I am often asked to research various aspects of the work of Dr Alister MacKenzie. In particular, I have an ongoing request to search golf club histories as they come in to extract and references to him for the Dr Alister MacKenzie Chronology. More recently I was asked to find photos of him working on course.
As well as being a prolific designer across the United Kingdom, the USA and Australia, MacKenzie authored Golf Architecture, a collection of lectures he had delivered and which were published in 1920. In it he codified thirteen essential features of an ideal golf course that became standards for course architecture after World War II (www.rolextop1000.com/en/golf-architecture/views-on-architecture/9-architecture/88-dr-alister-mackenzie-13-principles.html).
MacKenzie was born in 1870, in Yorkshire, England. He graduated from Cambridge University with degrees in medicine, natural science and chemistry, and went on to serve as a surgeon in the Boer War. At some point he became interested in golf architecture and was invited by H S Colt to collaborate on the design of Alwoodley Golf Club in 1907. After the First World War, when he once again served as a surgeon, he went into partnership with Harry Colt and Charles Alison. This is documented in Fred Hawtree’s work – Colt and Co Golf Course Architects, published in 1991.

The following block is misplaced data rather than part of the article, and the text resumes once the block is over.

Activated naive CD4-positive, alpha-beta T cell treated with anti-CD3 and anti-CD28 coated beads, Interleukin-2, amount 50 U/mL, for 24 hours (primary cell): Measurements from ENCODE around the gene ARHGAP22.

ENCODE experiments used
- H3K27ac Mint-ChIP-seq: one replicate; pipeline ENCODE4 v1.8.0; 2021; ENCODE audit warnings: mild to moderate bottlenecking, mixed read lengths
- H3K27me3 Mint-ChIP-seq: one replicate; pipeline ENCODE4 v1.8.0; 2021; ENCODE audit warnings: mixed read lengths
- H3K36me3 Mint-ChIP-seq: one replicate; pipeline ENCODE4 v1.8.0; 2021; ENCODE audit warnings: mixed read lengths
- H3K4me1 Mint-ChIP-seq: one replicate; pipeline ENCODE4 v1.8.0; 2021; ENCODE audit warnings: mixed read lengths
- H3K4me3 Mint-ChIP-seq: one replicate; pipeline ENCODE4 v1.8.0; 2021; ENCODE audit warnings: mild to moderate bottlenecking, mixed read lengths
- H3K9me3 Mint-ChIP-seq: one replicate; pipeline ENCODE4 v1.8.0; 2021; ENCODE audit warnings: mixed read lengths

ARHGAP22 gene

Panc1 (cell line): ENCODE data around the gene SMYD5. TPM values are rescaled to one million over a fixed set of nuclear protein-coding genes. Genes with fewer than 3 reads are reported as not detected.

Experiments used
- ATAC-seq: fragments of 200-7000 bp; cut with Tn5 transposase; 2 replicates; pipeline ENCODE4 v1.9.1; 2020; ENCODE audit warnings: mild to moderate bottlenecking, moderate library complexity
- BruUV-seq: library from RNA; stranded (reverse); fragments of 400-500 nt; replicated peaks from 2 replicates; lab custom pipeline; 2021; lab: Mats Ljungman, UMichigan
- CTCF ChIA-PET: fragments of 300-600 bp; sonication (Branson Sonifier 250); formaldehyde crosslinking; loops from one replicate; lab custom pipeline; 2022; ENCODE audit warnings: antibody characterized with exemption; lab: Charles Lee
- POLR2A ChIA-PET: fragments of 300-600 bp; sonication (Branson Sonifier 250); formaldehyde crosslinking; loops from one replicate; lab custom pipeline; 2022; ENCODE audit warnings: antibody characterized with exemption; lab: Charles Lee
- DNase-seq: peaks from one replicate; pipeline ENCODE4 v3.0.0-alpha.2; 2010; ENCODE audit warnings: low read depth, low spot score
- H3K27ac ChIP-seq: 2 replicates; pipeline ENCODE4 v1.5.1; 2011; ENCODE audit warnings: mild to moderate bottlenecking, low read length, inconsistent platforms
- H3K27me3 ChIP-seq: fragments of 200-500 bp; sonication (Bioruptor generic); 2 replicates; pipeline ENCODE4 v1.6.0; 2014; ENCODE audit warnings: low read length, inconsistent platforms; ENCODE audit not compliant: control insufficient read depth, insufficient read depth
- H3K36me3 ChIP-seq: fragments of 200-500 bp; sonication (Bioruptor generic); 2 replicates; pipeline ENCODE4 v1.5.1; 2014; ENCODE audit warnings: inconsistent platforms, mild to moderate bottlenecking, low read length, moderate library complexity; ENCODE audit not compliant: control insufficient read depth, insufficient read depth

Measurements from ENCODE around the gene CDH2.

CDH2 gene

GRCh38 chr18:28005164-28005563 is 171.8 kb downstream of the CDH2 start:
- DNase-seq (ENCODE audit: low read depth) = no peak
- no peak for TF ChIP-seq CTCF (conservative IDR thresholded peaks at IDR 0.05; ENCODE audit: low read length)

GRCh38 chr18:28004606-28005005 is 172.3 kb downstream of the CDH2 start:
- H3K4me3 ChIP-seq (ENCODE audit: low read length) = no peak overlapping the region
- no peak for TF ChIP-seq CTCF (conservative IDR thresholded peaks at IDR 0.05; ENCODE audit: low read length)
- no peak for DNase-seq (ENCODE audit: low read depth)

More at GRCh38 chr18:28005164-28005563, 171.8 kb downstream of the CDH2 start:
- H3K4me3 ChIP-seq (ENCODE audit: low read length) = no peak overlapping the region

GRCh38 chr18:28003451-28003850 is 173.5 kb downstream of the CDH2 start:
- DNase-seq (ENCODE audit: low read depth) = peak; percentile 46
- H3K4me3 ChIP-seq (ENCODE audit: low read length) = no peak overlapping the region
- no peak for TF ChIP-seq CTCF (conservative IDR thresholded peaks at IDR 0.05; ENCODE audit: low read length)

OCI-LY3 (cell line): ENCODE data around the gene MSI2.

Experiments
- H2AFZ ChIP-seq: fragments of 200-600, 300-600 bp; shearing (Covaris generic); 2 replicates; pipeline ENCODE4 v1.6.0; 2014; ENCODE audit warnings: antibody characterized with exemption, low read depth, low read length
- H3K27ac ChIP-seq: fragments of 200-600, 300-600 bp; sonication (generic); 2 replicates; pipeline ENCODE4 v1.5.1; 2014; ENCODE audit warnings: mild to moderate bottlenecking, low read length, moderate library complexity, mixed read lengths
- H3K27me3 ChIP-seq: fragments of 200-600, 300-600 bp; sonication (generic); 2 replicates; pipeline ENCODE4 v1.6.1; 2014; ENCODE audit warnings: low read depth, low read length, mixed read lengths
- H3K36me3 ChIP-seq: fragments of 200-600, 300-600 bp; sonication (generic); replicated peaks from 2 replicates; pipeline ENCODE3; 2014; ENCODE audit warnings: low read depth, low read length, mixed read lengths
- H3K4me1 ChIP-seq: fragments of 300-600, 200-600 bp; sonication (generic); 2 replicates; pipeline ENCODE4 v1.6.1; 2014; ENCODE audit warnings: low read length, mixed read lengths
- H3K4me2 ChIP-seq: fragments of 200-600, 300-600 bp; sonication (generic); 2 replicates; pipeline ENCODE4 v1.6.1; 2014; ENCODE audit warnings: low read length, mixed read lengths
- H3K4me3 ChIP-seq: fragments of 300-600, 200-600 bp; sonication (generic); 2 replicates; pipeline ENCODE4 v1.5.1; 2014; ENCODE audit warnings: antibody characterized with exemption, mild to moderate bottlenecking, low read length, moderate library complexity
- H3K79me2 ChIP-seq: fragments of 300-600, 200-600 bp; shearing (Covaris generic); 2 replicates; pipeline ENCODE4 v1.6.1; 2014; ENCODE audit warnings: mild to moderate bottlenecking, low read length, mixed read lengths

MacKenzie playing Alwoodley
In the 1920s he split with Colt and went to America, where he formed brief partnerships with a number of people, including Robert Hunter, H Chandler Egan, and Perry Maxwell. Cypress Point established his reputation and led to his collaboration with Bobby Jones on the design of August National.
A complete list of the courses he designed or remodelled can be found in The Architects of Golf by Cornish and Whitten.
The Dr Alister Mackenzie Chronology, now in its 19th revision, is an important source for MacKenzie’s movements throughout his life. You can download a copy of it from the MacKenzie Society’s website here –
19th Revision of the Dr Mackenzie Chronology
You can search the Library catalogue for ‘MacKenzie’ and will find a list all the club histories (i.e. those over 100 years old) we have where he is credited as the architect.
We have a number of books in the EIGCA Library specifically by or about him.
Books by MacKenzie:
I would like to say that all these books are available to borrow, but Tom Doak’s book is now too rare and valuable to trust to the post. You are, of course, welcome to come to Bramley to look at it.